“I got a self-tape request to audition,” Way said. “I managed to get in at the last second. I said, ‘If it’s for me it’s for me, it’s in God’s hands now.’ I got an email the next morning at 8:30 a.m. asking me to be at this in person call at 11. Scrambling to get ready, I put on all the wrong clothes. I had never seen the show before, but I heard so much about it. I went in and it was great. I loved the movement and I started to really fall in love with the music. I came in, did the dance, danced my butt off and through the skinny legs and terrible shoes, I managed to somehow make it to the next round. They asked me sing and to do the sides. I remember telling them, ‘I just got this material this morning — I’m not off book whatsoever, but I will do my best.’ They said, ‘Go into the other room, look it over after everyone is gone, we’ll bring you back in. I studied it, put my soul in it, and I guess it was enough, because here I am.” 

Way not only booked one role in “Jagged Little Pill,” he takes on several roles and challenges as a swing and the assistant dance captain in the jukebox musical. 

“Swinging has been the most challenging aspect of this show… swing brain is so real,” Way said. “There are certain things that I do not remember, because my head is filled with so much information like, ‘Where does this person go? What note are they singing? What’s happening over here while this is also happening over there?’ That’s been the most difficult part —  just keeping all the information and integrity of the show.”

The integrity of the show, paired with the complexities of the characters, allow performers and audiences to fully immerse themselves in “Jagged Little Pill.”

“The show is equally as entertaining as it is a constant flow of pure moments of introspection. It really makes you think about how you are,” Way explained. “You’re looking at these fictional characters that are obviously somehow based in truth and you feel connected to them. You see little glimpses of yourself in them. I feel like with the story, book, and the music it’s really easy to get wrapped up in all of this.”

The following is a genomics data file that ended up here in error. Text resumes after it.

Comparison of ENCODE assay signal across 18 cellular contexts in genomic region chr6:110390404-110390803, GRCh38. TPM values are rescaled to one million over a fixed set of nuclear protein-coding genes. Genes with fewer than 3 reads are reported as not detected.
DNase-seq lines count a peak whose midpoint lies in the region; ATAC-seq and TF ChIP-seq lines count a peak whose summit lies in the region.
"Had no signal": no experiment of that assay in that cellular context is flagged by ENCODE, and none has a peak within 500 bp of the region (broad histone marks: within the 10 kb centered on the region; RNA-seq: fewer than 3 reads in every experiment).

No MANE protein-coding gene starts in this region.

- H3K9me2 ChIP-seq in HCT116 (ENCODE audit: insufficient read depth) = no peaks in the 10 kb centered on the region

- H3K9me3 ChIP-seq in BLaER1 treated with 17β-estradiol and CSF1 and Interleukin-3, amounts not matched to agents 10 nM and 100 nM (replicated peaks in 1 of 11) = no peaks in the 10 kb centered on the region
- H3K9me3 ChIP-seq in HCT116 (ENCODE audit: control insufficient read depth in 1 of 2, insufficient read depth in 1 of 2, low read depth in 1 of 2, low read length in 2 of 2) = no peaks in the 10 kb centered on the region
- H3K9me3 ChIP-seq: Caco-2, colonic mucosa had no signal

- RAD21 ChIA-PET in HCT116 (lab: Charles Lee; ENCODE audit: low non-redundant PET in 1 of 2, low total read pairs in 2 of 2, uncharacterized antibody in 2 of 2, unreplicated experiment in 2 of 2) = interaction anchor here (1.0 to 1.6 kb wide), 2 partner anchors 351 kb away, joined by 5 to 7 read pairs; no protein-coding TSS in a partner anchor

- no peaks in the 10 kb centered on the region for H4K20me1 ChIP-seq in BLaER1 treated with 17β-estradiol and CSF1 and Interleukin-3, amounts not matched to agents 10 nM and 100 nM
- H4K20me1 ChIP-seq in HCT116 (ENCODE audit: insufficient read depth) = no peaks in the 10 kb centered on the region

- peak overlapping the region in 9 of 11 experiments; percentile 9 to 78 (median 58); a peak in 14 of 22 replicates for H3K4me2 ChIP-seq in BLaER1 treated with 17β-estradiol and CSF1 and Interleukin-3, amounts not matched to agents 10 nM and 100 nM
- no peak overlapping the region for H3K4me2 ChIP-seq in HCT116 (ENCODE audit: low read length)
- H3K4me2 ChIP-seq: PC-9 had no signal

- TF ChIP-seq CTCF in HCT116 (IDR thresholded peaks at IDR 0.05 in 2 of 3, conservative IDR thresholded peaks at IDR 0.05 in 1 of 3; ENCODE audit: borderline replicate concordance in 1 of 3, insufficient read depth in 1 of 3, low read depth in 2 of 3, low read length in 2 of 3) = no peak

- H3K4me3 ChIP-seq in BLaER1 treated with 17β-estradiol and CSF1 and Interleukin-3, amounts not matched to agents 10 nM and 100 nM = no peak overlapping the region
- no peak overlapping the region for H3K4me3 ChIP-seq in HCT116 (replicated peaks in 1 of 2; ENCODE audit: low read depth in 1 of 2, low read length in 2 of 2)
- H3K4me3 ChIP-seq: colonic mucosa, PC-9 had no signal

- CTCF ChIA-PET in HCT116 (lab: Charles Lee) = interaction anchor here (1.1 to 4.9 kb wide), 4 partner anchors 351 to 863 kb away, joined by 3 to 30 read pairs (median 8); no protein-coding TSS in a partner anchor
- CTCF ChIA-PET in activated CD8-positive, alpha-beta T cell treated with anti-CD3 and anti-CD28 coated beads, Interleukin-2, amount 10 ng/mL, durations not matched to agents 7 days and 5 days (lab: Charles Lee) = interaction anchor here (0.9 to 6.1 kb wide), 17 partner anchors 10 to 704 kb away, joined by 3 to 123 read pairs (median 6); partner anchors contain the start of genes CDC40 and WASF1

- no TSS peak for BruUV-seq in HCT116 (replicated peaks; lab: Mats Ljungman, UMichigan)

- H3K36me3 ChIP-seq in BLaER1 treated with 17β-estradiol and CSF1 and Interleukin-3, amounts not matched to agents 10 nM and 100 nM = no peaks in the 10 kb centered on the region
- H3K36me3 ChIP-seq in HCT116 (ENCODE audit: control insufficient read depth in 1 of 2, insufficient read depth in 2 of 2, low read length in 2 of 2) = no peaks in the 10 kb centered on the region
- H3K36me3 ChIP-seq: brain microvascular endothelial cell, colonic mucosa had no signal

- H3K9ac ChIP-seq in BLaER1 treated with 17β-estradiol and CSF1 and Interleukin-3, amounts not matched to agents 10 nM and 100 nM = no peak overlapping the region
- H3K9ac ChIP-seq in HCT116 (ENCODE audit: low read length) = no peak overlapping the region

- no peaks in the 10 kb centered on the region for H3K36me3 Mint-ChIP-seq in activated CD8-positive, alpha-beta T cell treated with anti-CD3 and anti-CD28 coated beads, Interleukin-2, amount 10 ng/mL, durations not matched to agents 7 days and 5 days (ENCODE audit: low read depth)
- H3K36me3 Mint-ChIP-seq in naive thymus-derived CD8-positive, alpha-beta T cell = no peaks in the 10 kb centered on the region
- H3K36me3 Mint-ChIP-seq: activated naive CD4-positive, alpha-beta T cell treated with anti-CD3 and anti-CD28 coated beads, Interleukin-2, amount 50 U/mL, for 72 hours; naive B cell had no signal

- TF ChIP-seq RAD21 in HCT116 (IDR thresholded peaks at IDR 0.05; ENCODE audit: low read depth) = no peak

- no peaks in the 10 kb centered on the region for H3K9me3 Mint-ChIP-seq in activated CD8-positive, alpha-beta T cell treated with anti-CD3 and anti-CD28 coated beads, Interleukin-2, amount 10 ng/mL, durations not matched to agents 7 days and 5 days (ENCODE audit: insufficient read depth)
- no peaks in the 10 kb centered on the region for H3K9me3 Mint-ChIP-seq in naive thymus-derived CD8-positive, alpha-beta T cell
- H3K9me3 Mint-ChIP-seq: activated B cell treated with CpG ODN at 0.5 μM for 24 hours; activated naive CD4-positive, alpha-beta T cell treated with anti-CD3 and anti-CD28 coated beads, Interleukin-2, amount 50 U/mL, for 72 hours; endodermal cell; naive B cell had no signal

Before starting the show, the cult classic “You Oughta Know” was Way’s favorite Morissette song. He has since fallen in love with “That I Would Be Good.”

“I’ve gotten to really get into the show,” Way said. “That I Would Be Good” hits in a way that is so intimate for the individual that’s listening and watching. It’s an incredible song —  emotionally it touches me every single time.”

In addition to an incredible soundtrack and dynamite performances, “Jagged Little Pill” gifted Way with an opportunity for personal growth.

“My favorite part about this tour is that I feel like I’ve grown as a performer, a person and a leader,” Way said. “All around I feel like this show has really helped me to grow and shape myself into someone I can be proud of.” 

“Jagged Little Pill” also offers audiences an opportunity for growth by using the power of performance art to illuminate biases and to open people’s minds to various perspectives.

“When we first started rehearsals, on day one we had a seminar about breaking biases, and I think that’s so important with this show,” Way said. “Just being aware of your biases, because sometimes we don’t even know that we feel a certain way about subjects until we’re face to face with them. Then it’s, like, ‘Wait, I’m actually very uncomfortable about this topic or this person because of whatever learned behavior or prejudice that I didn’t even know that I have, particularly with drug addiction and things like that.”

In addition to the pride Way feels about the lessons “Jagged Little Pill” offers audiences, he also expressed his gratitude and excitement about returning to Philadelphia.

“It’s almost as glorious as coming back to Baltimore, my home, which is where we are now,” Way said. “Philly is like my second home. I grew so much while being at UArts in those fouryears. I wasn’t the same person from when I started to when I ended, and I’m definitely not the same person from when I ended to now coming back. I’m also getting a chance to perform now at an even bigger house, which is incredible.” 

Be sure to follow Charles P. Way on IG @charlespway. To support Way’s music, follow his Spotify page WAYMNT. “Jagged Little Pill” will be at the Academy of Music from January 3 – 15, 2023. For more information on tickets and showtimes, visit: